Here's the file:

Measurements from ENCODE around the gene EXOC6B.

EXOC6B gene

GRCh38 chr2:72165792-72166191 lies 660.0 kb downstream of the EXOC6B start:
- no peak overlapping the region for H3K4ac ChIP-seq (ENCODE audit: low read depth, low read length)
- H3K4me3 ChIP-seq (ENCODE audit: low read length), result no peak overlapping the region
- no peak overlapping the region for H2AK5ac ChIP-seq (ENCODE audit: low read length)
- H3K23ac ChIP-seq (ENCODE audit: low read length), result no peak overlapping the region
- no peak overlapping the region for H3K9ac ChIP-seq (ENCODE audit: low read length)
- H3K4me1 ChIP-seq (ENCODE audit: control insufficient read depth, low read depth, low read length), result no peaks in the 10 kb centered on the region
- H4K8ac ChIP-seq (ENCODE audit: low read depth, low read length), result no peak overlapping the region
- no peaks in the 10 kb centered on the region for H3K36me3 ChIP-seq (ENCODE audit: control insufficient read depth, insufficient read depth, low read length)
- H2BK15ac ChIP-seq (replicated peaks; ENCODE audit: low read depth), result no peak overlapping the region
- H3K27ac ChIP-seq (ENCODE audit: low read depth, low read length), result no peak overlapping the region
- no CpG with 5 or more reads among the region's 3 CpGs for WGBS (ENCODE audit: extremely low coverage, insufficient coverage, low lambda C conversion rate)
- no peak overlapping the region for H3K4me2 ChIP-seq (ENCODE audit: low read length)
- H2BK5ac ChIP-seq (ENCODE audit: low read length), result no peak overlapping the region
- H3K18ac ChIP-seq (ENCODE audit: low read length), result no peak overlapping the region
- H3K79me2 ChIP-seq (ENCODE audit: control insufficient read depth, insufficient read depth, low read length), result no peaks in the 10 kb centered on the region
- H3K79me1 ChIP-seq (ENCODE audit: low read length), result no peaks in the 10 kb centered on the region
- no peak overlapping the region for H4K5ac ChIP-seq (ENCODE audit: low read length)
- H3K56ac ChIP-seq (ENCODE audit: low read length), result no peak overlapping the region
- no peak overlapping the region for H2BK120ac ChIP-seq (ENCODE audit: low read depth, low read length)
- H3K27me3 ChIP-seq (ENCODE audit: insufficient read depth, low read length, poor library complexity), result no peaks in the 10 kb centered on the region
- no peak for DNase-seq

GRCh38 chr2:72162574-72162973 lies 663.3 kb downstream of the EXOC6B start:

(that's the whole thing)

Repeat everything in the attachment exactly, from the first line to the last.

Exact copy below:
Measurements from ENCODE around the gene EXOC6B.

EXOC6B gene

GRCh38 chr2:72165792-72166191 lies 660.0 kb downstream of the EXOC6B start:
- no peak overlapping the region for H3K4ac ChIP-seq (ENCODE audit: low read depth, low read length)
- H3K4me3 ChIP-seq (ENCODE audit: low read length), result no peak overlapping the region
- no peak overlapping the region for H2AK5ac ChIP-seq (ENCODE audit: low read length)
- H3K23ac ChIP-seq (ENCODE audit: low read length), result no peak overlapping the region
- no peak overlapping the region for H3K9ac ChIP-seq (ENCODE audit: low read length)
- H3K4me1 ChIP-seq (ENCODE audit: control insufficient read depth, low read depth, low read length), result no peaks in the 10 kb centered on the region
- H4K8ac ChIP-seq (ENCODE audit: low read depth, low read length), result no peak overlapping the region
- no peaks in the 10 kb centered on the region for H3K36me3 ChIP-seq (ENCODE audit: control insufficient read depth, insufficient read depth, low read length)
- H2BK15ac ChIP-seq (replicated peaks; ENCODE audit: low read depth), result no peak overlapping the region
- H3K27ac ChIP-seq (ENCODE audit: low read depth, low read length), result no peak overlapping the region
- no CpG with 5 or more reads among the region's 3 CpGs for WGBS (ENCODE audit: extremely low coverage, insufficient coverage, low lambda C conversion rate)
- no peak overlapping the region for H3K4me2 ChIP-seq (ENCODE audit: low read length)
- H2BK5ac ChIP-seq (ENCODE audit: low read length), result no peak overlapping the region
- H3K18ac ChIP-seq (ENCODE audit: low read length), result no peak overlapping the region
- H3K79me2 ChIP-seq (ENCODE audit: control insufficient read depth, insufficient read depth, low read length), result no peaks in the 10 kb centered on the region
- H3K79me1 ChIP-seq (ENCODE audit: low read length), result no peaks in the 10 kb centered on the region
- no peak overlapping the region for H4K5ac ChIP-seq (ENCODE audit: low read length)
- H3K56ac ChIP-seq (ENCODE audit: low read length), result no peak overlapping the region
- no peak overlapping the region for H2BK120ac ChIP-seq (ENCODE audit: low read depth, low read length)
- H3K27me3 ChIP-seq (ENCODE audit: insufficient read depth, low read length, poor library complexity), result no peaks in the 10 kb centered on the region
- no peak for DNase-seq

GRCh38 chr2:72162574-72162973 lies 663.3 kb downstream of the EXOC6B start: